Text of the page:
The genkan serves as a physical and symbolic threshold of the house. Differing in its position, its geometry, its sunken level, sometimes also in its flooring material, from the other spaces of the house, it is nonetheless firmly situated inside the house. Similarly, it is in the genkan that the rites of passage from inside to outside, from private to public and vice-versa, are performed—where messages are transmitted, outdoor garments and shoes are taken off, strangers are welcomed or turned away. These rites are reflected in the changing behaviors of the visitors as well as of the residents performed at the genkan, where personal feelings in front of each other are hidden behind a required formalism, yet are correspondingly revealed once the doors have been closed.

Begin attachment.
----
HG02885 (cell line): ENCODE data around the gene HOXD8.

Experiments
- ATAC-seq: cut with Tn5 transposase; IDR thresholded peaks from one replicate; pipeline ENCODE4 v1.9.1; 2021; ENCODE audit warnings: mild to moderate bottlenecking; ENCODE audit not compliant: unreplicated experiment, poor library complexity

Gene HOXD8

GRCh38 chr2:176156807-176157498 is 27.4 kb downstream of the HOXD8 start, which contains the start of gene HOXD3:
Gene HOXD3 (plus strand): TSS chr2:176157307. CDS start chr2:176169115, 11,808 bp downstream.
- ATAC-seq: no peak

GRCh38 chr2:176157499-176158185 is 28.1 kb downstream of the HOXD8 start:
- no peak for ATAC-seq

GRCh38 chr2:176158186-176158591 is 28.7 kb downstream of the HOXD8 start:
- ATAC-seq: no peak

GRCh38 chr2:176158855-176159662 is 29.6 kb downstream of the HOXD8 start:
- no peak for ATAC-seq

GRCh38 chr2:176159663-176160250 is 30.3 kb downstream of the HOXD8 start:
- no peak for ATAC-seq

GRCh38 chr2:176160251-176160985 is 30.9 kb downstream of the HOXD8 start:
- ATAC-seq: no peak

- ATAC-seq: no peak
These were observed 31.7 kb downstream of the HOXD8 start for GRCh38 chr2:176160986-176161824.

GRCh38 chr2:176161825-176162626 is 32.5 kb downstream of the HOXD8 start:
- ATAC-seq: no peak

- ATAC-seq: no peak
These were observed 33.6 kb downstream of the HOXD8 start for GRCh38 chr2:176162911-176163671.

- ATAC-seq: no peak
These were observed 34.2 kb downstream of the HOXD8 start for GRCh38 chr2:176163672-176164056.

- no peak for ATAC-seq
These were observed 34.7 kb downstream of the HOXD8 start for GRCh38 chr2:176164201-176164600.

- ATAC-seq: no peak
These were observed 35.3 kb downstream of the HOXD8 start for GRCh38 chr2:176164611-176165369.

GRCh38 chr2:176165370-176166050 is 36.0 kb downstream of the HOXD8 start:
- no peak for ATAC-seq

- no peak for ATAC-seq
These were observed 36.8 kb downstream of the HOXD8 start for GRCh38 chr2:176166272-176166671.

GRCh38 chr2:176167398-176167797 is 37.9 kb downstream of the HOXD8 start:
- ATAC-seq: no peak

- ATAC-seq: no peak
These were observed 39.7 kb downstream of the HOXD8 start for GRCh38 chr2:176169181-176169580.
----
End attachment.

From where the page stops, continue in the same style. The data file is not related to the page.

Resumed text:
Xiaowei WeiZhao Ruilan
Thing of Modernity – Mapping the Micro-geography of Everyday Environments